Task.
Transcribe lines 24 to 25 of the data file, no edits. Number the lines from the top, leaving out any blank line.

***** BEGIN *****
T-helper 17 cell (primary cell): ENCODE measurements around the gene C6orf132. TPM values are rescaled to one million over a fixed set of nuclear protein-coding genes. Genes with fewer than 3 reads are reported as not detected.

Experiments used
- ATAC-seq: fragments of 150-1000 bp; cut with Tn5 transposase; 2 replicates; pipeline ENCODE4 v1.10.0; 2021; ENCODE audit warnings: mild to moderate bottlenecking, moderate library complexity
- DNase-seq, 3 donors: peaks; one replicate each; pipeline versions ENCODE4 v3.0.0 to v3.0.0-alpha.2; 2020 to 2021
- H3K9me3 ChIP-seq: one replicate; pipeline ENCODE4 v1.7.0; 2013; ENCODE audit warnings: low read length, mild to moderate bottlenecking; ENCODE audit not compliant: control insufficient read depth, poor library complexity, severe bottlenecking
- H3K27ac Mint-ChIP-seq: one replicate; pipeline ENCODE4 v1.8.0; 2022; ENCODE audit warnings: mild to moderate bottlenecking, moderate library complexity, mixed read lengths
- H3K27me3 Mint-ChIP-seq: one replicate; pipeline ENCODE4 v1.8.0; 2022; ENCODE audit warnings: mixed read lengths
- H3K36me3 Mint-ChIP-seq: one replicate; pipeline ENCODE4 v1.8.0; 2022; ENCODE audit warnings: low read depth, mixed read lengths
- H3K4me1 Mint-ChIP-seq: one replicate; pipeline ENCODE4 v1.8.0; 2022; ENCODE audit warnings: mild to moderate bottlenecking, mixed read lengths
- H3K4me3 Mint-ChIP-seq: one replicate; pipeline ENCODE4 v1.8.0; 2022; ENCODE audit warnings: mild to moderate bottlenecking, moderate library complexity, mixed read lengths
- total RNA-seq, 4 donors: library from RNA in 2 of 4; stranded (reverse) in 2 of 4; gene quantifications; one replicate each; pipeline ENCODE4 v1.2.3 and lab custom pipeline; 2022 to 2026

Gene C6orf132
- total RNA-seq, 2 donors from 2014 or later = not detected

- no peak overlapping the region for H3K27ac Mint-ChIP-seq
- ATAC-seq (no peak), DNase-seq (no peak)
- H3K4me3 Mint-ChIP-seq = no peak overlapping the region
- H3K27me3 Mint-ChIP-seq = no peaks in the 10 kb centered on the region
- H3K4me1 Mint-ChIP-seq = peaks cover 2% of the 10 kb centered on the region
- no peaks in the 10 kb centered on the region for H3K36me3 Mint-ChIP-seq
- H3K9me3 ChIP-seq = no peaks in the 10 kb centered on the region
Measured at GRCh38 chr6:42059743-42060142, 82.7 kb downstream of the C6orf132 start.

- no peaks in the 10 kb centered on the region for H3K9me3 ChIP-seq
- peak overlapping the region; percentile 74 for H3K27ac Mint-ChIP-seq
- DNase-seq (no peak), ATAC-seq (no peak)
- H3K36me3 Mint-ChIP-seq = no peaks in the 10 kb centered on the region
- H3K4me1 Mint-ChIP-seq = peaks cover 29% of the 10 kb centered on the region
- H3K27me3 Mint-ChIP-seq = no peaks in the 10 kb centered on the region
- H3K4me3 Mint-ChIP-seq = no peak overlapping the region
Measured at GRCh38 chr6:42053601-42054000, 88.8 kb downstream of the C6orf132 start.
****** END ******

- DNase-seq (no peak), ATAC-seq (no peak)
- H3K36me3 Mint-ChIP-seq = no peaks in the 10 kb centered on the region